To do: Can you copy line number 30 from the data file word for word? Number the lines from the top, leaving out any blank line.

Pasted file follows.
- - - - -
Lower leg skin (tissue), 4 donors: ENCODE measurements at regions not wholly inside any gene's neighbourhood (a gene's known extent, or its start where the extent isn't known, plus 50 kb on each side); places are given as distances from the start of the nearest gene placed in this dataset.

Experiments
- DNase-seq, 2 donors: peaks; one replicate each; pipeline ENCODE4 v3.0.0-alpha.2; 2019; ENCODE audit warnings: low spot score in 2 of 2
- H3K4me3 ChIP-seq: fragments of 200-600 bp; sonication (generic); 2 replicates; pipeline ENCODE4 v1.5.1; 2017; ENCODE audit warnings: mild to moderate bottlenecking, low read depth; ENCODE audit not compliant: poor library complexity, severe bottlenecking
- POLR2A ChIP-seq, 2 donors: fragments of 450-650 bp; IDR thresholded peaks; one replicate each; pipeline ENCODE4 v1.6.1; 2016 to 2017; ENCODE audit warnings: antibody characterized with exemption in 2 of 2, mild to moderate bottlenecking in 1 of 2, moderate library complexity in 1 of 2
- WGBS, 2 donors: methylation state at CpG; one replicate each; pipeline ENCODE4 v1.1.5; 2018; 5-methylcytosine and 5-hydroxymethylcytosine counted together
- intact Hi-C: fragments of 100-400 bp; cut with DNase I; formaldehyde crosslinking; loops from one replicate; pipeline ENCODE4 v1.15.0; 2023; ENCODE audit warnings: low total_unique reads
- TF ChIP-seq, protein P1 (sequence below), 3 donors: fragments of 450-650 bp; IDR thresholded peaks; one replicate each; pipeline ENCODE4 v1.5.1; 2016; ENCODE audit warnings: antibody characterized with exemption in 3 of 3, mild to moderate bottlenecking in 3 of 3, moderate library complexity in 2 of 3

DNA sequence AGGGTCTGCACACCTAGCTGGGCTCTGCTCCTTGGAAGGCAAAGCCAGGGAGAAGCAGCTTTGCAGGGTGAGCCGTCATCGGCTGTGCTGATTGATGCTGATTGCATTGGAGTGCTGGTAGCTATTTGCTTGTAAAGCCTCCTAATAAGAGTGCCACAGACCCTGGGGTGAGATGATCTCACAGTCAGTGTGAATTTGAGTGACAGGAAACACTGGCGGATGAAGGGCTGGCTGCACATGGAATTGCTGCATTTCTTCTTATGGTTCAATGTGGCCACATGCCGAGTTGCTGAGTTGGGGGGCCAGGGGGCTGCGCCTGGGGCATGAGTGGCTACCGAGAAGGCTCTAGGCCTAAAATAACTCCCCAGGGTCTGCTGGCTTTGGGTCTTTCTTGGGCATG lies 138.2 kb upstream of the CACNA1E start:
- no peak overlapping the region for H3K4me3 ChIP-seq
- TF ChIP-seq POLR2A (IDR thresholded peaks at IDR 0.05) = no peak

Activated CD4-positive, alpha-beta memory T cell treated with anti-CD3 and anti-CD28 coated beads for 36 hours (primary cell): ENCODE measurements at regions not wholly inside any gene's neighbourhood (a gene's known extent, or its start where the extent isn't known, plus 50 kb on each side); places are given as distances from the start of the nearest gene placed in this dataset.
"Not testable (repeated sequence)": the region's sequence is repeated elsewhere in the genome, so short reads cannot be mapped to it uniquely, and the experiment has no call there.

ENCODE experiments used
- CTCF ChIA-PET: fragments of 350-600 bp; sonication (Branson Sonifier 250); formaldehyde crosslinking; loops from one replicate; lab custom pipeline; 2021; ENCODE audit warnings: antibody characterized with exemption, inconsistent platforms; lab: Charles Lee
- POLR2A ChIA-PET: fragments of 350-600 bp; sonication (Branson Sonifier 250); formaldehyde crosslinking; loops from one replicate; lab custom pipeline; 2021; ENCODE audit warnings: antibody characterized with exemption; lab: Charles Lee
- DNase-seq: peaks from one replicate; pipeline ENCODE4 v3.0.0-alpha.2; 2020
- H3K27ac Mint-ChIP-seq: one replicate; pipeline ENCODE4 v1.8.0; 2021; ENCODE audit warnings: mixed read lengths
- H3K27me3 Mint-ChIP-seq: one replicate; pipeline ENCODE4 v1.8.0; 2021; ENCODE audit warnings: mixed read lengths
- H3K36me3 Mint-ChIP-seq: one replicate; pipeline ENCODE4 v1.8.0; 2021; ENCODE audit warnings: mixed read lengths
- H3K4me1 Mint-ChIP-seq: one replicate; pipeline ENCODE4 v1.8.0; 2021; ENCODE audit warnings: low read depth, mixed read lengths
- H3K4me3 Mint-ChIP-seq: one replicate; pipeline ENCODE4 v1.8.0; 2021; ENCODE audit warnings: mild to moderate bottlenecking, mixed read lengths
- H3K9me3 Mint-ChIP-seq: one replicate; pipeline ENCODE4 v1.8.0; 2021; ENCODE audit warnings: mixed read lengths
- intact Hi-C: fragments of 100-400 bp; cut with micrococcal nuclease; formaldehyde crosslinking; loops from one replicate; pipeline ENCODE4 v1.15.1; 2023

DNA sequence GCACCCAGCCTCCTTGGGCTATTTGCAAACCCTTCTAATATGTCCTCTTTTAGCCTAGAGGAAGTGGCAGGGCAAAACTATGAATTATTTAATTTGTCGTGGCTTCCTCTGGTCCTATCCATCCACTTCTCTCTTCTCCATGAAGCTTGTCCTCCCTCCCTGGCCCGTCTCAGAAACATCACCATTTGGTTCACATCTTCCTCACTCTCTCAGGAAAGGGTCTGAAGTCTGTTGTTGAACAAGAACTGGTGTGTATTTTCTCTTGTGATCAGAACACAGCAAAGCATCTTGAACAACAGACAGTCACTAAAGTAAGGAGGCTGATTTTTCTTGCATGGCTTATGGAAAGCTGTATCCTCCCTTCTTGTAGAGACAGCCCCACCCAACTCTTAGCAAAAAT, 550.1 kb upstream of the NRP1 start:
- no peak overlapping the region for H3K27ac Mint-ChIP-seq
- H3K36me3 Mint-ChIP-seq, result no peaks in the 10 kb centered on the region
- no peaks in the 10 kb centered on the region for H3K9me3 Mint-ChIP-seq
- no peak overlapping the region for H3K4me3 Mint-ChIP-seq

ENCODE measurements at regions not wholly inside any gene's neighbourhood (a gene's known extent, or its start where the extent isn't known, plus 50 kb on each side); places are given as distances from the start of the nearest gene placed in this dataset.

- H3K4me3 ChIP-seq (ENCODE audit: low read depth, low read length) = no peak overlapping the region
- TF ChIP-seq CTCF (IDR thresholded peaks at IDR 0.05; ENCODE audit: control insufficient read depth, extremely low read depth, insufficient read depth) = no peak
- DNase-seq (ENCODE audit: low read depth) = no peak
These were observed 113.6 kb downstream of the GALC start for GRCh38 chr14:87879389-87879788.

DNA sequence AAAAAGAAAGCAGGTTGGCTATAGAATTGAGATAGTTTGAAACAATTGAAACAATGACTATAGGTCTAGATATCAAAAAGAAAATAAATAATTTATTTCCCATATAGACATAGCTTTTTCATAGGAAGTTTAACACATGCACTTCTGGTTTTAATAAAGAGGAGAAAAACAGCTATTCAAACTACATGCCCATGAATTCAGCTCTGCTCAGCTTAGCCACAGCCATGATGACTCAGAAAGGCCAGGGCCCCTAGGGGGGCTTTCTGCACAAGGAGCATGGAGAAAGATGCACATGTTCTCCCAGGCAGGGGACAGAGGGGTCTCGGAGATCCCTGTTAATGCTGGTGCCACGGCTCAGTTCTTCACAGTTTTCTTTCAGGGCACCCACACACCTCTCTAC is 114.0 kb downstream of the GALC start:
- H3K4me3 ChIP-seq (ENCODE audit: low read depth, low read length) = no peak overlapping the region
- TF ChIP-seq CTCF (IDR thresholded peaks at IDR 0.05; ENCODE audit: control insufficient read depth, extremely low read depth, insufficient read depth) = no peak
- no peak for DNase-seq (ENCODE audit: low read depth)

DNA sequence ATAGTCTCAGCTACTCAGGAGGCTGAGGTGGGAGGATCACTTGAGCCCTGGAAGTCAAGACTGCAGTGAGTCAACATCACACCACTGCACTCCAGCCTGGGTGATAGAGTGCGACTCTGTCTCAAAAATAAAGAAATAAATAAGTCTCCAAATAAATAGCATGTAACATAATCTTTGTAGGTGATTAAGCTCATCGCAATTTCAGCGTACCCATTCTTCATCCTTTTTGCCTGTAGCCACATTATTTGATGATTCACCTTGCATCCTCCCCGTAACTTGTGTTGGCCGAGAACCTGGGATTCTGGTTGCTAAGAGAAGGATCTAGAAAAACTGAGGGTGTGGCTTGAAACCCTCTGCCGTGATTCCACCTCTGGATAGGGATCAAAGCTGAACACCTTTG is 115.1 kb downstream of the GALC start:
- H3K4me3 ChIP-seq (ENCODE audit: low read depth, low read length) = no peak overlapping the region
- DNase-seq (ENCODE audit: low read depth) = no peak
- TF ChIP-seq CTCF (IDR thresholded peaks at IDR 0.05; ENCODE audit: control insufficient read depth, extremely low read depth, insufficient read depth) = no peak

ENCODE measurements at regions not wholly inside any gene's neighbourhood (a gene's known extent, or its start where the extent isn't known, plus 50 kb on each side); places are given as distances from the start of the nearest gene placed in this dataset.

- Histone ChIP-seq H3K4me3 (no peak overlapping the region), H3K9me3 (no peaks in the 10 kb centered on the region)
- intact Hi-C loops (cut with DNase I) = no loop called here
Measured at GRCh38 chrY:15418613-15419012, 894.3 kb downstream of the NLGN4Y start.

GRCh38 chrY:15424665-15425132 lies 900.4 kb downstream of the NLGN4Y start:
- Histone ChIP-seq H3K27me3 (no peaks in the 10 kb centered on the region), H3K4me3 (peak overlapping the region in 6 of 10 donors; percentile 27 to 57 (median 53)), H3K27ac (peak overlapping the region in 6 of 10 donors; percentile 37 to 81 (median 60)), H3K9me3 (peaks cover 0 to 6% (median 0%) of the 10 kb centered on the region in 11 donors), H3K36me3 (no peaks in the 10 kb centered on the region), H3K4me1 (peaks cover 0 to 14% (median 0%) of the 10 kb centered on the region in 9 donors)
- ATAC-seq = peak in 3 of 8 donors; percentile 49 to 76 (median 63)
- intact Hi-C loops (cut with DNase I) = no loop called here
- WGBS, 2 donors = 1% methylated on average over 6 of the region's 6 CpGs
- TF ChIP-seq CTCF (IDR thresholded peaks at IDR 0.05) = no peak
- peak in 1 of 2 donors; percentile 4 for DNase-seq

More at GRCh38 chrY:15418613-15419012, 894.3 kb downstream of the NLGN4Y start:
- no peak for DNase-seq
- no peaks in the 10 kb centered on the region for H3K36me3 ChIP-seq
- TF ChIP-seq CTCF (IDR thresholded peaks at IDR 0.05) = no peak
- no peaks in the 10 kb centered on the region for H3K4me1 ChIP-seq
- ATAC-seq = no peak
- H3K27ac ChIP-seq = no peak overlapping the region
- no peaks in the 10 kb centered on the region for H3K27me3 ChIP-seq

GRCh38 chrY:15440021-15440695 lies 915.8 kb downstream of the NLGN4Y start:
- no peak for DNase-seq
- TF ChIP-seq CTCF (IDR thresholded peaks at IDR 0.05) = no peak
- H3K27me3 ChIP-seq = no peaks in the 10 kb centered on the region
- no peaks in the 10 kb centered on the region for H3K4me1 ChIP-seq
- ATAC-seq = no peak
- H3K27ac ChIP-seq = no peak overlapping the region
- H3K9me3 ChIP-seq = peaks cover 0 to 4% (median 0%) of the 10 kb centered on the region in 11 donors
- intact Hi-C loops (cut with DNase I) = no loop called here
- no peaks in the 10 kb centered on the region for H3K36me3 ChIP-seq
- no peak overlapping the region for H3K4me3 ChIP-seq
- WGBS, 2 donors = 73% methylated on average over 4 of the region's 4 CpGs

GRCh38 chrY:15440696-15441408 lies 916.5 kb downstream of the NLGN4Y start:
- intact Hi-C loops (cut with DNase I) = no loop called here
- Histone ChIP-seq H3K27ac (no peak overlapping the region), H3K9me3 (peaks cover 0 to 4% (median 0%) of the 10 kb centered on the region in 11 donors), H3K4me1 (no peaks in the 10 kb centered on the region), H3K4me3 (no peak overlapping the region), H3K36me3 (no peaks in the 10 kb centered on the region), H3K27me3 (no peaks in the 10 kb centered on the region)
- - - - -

ENCODE measurements at regions not wholly inside any gene's neighbourhood (a gene's known extent, or its start where the extent isn't known, plus 50 kb on each side); places are given as distances from the start of the nearest gene placed in this dataset.